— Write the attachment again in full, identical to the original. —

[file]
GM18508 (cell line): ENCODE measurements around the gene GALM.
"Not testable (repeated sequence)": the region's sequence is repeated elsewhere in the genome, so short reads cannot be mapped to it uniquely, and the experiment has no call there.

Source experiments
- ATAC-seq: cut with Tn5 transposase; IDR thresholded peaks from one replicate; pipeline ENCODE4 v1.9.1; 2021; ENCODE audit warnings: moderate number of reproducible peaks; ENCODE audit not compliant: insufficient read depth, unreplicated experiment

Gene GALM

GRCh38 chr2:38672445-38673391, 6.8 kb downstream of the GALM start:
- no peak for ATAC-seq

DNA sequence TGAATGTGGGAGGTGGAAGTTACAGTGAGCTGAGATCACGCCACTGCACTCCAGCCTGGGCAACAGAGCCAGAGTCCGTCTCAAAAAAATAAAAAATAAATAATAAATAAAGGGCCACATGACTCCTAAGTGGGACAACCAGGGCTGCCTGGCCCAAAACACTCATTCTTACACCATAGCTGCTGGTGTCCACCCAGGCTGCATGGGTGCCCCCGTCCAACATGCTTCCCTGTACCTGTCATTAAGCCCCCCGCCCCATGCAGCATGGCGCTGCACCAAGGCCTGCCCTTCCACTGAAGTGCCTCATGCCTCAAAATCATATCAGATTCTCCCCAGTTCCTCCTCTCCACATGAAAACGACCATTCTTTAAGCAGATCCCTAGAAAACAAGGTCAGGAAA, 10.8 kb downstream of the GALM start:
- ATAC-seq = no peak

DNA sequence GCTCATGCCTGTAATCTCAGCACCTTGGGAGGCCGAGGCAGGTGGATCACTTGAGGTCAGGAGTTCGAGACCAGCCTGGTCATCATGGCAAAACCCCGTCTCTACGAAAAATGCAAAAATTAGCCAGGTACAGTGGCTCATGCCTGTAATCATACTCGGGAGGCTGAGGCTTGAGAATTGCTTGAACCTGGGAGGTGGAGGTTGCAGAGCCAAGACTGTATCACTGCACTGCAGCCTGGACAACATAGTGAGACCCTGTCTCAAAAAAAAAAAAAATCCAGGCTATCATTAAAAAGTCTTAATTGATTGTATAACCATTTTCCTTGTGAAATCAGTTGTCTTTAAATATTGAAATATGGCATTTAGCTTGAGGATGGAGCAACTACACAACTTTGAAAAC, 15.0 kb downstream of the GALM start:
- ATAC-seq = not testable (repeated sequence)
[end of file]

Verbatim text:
GM18508 (cell line): ENCODE measurements around the gene GALM.
"Not testable (repeated sequence)": the region's sequence is repeated elsewhere in the genome, so short reads cannot be mapped to it uniquely, and the experiment has no call there.

Source experiments
- ATAC-seq: cut with Tn5 transposase; IDR thresholded peaks from one replicate; pipeline ENCODE4 v1.9.1; 2021; ENCODE audit warnings: moderate number of reproducible peaks; ENCODE audit not compliant: insufficient read depth, unreplicated experiment

Gene GALM

GRCh38 chr2:38672445-38673391, 6.8 kb downstream of the GALM start:
- no peak for ATAC-seq

DNA sequence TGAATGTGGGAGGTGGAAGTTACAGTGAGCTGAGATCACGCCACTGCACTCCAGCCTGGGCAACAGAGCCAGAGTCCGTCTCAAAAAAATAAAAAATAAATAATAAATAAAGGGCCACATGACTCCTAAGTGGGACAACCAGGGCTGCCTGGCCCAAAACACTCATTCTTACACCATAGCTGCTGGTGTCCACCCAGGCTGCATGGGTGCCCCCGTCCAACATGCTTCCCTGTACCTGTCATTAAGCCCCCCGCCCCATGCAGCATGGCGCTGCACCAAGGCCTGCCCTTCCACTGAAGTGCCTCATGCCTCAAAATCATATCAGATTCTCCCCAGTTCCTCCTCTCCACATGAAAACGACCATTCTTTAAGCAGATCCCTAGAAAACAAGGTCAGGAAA, 10.8 kb downstream of the GALM start:
- ATAC-seq = no peak

DNA sequence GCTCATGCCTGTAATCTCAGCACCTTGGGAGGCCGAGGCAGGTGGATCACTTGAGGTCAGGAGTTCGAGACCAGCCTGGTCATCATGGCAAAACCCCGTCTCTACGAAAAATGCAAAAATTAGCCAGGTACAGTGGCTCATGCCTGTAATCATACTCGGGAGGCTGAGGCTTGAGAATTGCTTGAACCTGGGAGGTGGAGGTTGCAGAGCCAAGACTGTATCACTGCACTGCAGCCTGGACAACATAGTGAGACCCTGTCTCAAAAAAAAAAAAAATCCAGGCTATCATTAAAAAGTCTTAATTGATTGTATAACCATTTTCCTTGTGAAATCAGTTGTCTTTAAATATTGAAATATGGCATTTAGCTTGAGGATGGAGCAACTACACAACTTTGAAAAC, 15.0 kb downstream of the GALM start:
- ATAC-seq = not testable (repeated sequence)